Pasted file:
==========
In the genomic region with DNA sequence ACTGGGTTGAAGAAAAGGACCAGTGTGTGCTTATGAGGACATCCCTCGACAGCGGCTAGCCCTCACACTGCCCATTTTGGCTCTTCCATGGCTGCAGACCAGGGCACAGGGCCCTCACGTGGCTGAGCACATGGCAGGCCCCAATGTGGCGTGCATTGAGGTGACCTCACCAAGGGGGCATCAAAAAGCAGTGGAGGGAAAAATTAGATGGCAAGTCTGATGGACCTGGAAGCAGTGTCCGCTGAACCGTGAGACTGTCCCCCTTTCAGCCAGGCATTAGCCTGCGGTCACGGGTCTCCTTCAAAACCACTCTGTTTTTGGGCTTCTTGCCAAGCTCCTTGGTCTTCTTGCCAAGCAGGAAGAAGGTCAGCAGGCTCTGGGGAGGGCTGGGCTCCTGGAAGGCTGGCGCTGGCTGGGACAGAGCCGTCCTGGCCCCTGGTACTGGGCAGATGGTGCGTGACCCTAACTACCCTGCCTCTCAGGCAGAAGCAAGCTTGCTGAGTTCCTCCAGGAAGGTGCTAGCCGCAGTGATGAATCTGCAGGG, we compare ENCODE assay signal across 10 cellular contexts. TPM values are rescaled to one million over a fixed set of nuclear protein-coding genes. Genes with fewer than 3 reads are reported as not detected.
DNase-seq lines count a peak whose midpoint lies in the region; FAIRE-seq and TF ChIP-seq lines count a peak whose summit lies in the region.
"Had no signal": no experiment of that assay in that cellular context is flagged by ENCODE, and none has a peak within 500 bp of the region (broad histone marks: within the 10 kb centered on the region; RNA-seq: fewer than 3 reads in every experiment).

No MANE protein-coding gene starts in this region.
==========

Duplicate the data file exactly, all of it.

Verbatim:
In the genomic region with DNA sequence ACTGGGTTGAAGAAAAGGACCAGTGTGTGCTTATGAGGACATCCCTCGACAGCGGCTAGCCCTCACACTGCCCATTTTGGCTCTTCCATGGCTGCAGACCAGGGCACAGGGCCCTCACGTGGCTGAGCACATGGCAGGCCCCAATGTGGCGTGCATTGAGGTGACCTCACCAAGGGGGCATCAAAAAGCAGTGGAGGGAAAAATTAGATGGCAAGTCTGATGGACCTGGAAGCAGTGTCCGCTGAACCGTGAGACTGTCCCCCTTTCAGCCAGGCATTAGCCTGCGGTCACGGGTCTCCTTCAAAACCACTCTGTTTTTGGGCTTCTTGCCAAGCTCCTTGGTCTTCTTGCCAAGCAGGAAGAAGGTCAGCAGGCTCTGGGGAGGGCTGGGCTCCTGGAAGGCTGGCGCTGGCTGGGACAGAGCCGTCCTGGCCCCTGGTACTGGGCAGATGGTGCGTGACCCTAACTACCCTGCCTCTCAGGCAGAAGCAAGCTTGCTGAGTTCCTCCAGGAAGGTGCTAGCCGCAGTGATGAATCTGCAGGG, we compare ENCODE assay signal across 10 cellular contexts. TPM values are rescaled to one million over a fixed set of nuclear protein-coding genes. Genes with fewer than 3 reads are reported as not detected.
DNase-seq lines count a peak whose midpoint lies in the region; FAIRE-seq and TF ChIP-seq lines count a peak whose summit lies in the region.
"Had no signal": no experiment of that assay in that cellular context is flagged by ENCODE, and none has a peak within 500 bp of the region (broad histone marks: within the 10 kb centered on the region; RNA-seq: fewer than 3 reads in every experiment).

No MANE protein-coding gene starts in this region.